there is a magazine i look at most every day. it is a simple-magazine publication and features container gardens of all sorts. each time i page through it i see something new, get ideas, wonder about unique re-purposing, changing old typewriters or baskets into succulent planters or large-animal feed scoops or galvanized tubs into fence pots. the photography shows beautiful plants in all seasons of growth and it makes creative juju pick up pace.
we walked slowly through the daniel stowe botanical garden with our daughter and her boyfriend, enjoying every second. the greenhouse was steamy and we got misted as we walked. gorgeous orchids punctuated the tropical plants. we stopped to read information, take pictures, admire textures and the colors that looked like dr seuss had taken crayons to everything.
the monstera deliciosa (or aptly-named swiss cheese plant) captured our attention. nature has a way of making sure that rainwater and dew are properly retained yet the leaves are not perpetuating algae or molds, fungus or disease. amazing. instead, waxy fronds or holey swiss-cheesed leaves let the droplets roll off, keeping them open to sunlight. each plant has its own system for balance, all depending on its ever-changing circumstances.
the day at the garden was over too soon; visiting is like that. there were only a few days and it’s hard to fit months and months of not-seeing into bits and pieces of 72 hours.
i now know why my sweet momma always had lists when i called or visited with her. there were things she wanted to know, needed to know, that she didn’t want to forget to ask. there were tiny and big questions about my daily life she wondered about – the extraordinary and the mundane, my feelings about things happening in the world, curiosities she had about my comings and goings and adventures and challenges and transitions. she just simply wished to hear my stories, have a window into my life. without being too invasive, without crossing the ever-changing-invisible-tightrope-line, she wanted to share in it, be a part of it. i get it.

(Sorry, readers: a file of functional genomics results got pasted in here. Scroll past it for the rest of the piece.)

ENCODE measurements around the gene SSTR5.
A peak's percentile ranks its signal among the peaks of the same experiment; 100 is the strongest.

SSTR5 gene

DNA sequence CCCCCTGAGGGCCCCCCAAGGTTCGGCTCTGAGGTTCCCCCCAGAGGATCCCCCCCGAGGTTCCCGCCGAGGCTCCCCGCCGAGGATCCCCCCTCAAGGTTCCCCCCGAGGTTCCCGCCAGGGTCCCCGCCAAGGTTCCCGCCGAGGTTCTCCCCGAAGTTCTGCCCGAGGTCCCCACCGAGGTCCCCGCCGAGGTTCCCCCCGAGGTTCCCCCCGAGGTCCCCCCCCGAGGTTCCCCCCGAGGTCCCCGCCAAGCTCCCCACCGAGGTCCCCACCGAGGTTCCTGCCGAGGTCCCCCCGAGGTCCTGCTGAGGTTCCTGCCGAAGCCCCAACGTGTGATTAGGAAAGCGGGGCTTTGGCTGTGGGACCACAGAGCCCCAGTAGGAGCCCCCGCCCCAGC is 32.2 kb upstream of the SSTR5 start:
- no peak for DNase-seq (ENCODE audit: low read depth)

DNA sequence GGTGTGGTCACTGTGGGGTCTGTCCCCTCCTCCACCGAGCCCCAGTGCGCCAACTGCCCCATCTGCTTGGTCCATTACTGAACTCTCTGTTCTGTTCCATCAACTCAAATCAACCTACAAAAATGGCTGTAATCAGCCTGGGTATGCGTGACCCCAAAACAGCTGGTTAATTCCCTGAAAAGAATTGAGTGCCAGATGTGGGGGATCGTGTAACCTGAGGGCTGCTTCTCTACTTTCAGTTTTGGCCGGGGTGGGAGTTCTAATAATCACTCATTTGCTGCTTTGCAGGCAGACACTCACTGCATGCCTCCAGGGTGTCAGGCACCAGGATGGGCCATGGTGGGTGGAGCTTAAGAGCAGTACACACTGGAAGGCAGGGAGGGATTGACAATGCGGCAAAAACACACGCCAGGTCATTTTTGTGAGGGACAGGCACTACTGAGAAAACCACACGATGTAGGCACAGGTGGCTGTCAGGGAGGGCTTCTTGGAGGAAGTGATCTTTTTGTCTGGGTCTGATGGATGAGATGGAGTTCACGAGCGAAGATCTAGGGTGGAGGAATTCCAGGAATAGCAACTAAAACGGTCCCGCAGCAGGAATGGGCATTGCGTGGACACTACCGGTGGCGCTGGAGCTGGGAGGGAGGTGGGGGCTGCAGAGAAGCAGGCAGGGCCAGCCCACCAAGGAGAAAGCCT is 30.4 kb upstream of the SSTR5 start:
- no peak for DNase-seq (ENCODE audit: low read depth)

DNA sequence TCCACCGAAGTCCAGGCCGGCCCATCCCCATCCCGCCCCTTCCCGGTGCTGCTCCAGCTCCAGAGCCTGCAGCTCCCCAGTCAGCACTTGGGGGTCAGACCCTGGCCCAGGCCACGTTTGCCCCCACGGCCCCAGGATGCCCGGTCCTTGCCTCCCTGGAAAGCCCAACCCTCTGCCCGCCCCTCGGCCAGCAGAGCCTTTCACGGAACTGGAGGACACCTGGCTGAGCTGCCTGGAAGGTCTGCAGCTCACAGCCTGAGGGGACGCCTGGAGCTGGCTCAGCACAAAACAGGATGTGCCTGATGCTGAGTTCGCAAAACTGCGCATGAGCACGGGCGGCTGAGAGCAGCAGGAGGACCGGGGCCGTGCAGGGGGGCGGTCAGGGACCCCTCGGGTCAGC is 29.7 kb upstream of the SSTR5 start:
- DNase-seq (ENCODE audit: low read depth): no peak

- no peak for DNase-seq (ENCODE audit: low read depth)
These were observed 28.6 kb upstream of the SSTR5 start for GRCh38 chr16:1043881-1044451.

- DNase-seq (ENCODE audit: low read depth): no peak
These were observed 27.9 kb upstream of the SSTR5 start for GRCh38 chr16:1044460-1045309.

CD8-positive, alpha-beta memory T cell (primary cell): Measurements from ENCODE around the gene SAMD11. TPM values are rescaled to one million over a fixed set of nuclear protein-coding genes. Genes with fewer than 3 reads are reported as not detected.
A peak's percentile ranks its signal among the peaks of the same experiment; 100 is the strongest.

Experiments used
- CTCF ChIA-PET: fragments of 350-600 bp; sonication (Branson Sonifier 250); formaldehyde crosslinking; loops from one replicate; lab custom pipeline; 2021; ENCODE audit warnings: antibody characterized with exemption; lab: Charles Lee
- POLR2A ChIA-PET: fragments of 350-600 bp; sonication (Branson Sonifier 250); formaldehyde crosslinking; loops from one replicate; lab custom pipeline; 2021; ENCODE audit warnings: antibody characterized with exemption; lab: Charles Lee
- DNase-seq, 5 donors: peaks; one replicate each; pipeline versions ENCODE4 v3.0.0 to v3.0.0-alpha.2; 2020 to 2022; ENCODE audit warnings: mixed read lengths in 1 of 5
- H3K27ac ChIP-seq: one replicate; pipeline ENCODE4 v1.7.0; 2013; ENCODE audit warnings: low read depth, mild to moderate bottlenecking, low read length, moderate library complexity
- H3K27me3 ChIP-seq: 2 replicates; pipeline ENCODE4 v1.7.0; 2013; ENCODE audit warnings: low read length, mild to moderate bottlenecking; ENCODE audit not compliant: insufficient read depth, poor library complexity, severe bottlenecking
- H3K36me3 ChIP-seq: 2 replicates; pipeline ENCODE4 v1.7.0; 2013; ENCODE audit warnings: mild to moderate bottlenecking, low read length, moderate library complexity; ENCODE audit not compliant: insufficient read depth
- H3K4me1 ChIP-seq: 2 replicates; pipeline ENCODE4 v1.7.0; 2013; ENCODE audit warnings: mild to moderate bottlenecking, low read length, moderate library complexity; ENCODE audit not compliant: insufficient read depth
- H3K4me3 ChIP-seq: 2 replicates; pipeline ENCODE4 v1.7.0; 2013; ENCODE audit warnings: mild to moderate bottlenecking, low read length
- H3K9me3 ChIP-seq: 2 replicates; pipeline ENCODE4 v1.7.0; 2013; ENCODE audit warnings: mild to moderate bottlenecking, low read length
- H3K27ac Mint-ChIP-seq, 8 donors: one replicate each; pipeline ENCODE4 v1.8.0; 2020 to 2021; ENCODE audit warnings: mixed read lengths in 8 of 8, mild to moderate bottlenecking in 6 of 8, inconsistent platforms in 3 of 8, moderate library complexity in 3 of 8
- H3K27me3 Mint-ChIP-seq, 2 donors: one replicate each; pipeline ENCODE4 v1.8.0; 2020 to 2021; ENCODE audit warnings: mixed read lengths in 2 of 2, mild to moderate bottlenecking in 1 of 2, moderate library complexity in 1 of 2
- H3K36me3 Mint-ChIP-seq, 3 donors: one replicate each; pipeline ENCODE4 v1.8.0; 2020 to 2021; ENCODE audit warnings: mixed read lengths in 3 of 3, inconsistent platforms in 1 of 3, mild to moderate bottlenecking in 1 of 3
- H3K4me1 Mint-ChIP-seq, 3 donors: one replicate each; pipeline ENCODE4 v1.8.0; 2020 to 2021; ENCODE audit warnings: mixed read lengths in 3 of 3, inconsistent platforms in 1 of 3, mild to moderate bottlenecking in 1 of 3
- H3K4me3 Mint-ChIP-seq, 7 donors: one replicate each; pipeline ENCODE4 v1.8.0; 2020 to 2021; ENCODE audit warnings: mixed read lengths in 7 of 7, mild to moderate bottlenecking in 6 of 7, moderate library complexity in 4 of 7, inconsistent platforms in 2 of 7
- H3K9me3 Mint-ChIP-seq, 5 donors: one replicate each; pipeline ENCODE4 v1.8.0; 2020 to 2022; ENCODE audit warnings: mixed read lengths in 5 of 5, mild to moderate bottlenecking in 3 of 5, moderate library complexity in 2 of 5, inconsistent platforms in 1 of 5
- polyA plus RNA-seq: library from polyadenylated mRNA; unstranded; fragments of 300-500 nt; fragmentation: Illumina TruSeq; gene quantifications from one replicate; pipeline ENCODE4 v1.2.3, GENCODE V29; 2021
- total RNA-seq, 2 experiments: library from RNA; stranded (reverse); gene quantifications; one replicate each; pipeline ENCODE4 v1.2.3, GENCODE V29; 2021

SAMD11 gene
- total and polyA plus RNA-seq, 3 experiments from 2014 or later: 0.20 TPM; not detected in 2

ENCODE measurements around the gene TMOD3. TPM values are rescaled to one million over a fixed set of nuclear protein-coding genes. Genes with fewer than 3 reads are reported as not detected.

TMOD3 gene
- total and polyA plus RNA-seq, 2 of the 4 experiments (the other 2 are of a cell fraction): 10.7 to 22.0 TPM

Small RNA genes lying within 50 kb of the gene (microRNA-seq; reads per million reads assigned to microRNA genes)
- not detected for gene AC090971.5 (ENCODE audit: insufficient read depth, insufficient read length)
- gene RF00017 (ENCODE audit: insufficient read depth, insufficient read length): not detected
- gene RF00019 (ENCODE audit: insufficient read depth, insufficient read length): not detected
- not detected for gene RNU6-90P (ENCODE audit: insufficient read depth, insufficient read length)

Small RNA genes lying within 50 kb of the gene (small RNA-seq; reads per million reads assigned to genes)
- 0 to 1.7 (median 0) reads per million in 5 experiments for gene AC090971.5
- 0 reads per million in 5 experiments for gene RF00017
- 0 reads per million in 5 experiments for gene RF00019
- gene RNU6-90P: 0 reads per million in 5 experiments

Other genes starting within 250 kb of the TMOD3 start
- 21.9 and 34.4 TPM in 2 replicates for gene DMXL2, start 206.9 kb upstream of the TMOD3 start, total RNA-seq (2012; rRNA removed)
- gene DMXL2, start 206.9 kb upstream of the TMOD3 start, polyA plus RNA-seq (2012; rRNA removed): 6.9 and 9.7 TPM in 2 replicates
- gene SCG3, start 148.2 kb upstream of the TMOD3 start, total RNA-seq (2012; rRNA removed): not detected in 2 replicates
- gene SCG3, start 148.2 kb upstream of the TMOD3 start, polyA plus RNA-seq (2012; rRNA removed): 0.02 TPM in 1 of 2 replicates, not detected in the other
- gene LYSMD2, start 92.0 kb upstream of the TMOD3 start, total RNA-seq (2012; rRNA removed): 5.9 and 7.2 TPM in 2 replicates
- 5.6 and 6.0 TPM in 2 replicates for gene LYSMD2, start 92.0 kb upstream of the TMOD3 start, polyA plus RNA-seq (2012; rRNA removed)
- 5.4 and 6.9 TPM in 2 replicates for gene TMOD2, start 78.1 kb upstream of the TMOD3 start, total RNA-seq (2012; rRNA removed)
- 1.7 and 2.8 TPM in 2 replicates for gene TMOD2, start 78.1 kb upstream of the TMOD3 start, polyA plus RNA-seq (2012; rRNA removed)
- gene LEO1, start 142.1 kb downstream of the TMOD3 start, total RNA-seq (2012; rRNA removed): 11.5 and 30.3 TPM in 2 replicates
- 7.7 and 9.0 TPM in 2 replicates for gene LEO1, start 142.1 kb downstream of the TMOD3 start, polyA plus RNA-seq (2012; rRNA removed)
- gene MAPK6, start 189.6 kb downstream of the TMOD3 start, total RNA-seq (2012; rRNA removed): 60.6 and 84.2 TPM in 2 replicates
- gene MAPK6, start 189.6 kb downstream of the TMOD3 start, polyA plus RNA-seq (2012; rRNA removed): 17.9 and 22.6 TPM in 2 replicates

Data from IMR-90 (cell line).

kc, my bonsai gardenia plant, is difficult, “one of the most loved and challenging plants”. i never know if i am watering her enough or too much, if her brown-edged leaves are due to too much attention or too little attention. she has not had a bloom, though she did have two hopeful buds. she is not easy, but she is beautiful and particular and i am determined. charlie, my heart-leaf philodendron, the other plant that was also a lovely gift from my beloved daughter, is easy. she grows no matter what. she is healthy and thriving. she is green and lush and i can practically see her smiling. charlie is the opposite of kc. treasured plants on our garden table in ever-changing light and seasons as they grow, so much like the diversity of real living, i talk to them every day; i appreciate and adore them. they are lessons.
and it occurs to me that these two beautiful plants, both on the table in our sunroom, are – indeed – the spectrum definition of motherhood, the nature of every single cherished relationship, the easy-hard, the fragile-resilient, the holding-on-letting-go, bursting blooms and foliage or the missing of blooms, the learnings, the balance of unconditional love. perhaps a good addition would be this happy swiss cheese plant, a reminder to let it all roll off and keep on keeping on.
no wonder my momma had so many plants.